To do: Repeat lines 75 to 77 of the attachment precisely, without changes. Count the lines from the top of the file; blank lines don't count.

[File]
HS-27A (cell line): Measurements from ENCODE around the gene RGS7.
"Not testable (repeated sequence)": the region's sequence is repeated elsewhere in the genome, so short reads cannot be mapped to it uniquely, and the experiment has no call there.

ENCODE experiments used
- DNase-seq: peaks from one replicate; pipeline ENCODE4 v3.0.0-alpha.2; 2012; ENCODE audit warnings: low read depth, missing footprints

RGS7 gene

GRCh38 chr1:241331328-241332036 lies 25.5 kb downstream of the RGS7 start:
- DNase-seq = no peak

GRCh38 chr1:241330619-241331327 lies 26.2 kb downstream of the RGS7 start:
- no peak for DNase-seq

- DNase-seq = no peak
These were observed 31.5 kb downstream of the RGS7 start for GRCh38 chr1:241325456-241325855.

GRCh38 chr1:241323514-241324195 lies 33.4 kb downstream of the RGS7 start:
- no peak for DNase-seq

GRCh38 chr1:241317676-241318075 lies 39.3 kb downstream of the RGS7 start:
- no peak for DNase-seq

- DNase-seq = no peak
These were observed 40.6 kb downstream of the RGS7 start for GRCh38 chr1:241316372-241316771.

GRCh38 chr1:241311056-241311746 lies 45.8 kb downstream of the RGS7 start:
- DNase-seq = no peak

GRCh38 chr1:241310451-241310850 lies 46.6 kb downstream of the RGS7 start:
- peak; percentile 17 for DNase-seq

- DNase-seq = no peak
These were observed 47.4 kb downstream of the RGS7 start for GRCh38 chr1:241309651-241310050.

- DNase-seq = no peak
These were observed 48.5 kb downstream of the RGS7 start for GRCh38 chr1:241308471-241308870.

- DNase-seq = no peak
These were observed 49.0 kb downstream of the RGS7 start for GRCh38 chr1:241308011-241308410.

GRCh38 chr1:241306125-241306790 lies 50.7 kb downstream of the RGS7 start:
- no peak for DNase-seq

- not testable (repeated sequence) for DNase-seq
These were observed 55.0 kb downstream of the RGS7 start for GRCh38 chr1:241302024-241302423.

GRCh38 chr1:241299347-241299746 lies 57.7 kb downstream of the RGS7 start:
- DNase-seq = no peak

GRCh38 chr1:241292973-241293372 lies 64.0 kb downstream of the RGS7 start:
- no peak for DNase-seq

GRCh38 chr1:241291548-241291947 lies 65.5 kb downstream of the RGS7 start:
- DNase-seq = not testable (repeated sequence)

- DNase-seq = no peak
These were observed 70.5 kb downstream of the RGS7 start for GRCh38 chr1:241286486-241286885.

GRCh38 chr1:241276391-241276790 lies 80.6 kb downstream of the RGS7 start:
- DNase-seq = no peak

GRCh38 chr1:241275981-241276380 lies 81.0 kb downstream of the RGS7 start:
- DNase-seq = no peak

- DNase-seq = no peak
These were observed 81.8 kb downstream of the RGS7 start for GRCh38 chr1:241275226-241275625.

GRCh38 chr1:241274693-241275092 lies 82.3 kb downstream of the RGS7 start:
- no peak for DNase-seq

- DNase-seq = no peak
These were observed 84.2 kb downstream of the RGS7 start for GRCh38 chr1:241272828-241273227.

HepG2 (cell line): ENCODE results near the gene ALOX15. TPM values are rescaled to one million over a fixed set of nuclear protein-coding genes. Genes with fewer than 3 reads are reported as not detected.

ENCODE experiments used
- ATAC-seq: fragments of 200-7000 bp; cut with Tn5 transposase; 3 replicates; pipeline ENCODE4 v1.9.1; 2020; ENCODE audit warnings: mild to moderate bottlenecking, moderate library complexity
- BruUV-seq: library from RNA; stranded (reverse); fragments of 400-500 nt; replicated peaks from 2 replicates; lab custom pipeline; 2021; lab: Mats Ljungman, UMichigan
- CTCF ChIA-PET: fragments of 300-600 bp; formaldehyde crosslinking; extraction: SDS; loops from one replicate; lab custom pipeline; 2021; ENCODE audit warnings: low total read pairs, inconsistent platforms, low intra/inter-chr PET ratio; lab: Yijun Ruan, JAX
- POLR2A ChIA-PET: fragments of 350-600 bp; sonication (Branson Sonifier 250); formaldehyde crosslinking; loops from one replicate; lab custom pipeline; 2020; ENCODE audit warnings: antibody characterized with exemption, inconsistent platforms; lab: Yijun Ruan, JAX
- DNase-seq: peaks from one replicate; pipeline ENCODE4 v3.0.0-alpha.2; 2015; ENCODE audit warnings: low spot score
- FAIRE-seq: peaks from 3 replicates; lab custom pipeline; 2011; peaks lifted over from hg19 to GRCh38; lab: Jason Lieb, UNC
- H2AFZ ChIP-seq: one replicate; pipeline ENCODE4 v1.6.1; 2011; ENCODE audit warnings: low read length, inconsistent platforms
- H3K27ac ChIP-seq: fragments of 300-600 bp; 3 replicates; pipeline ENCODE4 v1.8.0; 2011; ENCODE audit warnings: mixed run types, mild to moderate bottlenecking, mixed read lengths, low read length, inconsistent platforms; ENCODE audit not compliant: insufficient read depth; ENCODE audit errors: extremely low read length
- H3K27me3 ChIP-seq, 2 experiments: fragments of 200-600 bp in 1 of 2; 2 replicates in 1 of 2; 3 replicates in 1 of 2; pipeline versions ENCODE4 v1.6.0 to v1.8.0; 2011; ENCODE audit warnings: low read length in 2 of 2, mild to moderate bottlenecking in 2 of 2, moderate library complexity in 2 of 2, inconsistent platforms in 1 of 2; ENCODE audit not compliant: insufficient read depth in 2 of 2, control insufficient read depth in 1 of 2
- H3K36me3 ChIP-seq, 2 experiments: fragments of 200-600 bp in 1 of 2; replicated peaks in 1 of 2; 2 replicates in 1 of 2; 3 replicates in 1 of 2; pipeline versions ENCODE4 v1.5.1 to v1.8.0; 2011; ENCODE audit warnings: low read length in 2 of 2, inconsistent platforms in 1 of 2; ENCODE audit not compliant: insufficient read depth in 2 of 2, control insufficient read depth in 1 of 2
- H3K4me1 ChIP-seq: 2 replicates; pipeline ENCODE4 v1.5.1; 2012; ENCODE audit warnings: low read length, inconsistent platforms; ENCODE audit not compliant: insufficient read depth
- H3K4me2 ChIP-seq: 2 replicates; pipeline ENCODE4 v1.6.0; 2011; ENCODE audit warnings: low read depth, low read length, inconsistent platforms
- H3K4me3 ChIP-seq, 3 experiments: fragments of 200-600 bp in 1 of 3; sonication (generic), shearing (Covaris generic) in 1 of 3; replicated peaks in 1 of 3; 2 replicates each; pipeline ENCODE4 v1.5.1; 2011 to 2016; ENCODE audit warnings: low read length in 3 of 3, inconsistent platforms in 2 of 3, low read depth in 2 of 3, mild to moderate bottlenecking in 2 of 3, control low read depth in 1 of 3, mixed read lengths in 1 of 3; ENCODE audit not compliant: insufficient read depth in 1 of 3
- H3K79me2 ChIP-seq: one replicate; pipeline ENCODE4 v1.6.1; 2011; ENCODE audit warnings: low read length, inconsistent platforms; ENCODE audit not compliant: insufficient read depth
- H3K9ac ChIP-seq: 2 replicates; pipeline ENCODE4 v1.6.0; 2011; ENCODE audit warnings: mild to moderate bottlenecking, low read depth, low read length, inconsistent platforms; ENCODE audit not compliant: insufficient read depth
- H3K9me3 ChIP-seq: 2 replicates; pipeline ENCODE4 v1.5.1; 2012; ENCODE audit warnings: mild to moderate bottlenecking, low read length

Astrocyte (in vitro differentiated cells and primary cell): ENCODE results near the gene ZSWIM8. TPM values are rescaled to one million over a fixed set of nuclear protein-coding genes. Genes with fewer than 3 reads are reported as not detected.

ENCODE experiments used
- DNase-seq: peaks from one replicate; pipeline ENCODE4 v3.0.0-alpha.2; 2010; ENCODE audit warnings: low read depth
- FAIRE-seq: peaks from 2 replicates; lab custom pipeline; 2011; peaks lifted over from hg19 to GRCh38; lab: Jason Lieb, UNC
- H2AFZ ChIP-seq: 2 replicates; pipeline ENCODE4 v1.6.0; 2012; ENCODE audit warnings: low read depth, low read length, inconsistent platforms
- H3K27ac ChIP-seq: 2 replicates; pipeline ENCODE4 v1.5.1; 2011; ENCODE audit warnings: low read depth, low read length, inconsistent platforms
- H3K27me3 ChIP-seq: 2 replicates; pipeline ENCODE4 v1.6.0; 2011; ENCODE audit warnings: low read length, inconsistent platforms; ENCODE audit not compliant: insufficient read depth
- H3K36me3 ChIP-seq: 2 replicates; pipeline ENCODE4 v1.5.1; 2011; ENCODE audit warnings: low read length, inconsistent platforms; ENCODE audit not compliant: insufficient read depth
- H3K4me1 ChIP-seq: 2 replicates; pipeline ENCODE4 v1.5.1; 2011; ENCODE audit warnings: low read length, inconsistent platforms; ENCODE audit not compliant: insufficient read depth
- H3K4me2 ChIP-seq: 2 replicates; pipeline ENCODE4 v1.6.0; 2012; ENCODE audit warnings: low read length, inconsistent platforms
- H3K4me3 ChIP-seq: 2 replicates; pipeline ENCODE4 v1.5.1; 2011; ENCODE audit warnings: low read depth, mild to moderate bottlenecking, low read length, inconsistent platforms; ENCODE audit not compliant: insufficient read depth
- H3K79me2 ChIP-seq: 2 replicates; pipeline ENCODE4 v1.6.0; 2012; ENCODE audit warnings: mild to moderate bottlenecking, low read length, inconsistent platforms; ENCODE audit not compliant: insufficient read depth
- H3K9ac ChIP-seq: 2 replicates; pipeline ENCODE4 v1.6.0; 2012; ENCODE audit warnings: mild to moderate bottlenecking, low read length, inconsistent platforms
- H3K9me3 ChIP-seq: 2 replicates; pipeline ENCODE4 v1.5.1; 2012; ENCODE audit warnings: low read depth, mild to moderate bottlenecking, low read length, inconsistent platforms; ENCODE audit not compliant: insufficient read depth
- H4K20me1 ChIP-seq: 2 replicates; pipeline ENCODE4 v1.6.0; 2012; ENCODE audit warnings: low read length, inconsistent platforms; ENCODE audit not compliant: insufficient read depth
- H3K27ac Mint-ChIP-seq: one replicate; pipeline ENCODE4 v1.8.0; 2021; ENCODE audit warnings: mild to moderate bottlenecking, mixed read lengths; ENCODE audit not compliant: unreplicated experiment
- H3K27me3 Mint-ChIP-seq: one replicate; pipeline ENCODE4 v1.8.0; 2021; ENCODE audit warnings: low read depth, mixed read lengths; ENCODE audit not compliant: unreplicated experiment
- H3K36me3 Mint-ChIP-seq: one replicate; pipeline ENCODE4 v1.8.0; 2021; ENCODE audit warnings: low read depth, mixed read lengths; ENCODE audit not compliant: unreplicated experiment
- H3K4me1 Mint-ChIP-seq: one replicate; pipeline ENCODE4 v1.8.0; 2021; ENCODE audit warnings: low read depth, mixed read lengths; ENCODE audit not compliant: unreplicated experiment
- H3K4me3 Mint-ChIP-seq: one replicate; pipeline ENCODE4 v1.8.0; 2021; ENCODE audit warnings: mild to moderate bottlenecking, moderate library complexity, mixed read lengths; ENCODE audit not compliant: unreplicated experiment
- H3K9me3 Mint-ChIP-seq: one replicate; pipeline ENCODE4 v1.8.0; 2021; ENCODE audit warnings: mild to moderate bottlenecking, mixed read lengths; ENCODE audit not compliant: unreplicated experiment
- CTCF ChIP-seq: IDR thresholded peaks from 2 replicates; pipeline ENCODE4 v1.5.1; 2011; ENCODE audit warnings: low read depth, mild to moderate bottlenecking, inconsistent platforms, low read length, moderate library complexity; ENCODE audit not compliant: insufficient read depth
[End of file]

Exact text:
- H3K36me3 ChIP-seq: 2 replicates; pipeline ENCODE4 v1.5.1; 2011; ENCODE audit warnings: low read length, inconsistent platforms; ENCODE audit not compliant: insufficient read depth
- H3K4me1 ChIP-seq: 2 replicates; pipeline ENCODE4 v1.5.1; 2011; ENCODE audit warnings: low read length, inconsistent platforms; ENCODE audit not compliant: insufficient read depth
- H3K4me2 ChIP-seq: 2 replicates; pipeline ENCODE4 v1.6.0; 2012; ENCODE audit warnings: low read length, inconsistent platforms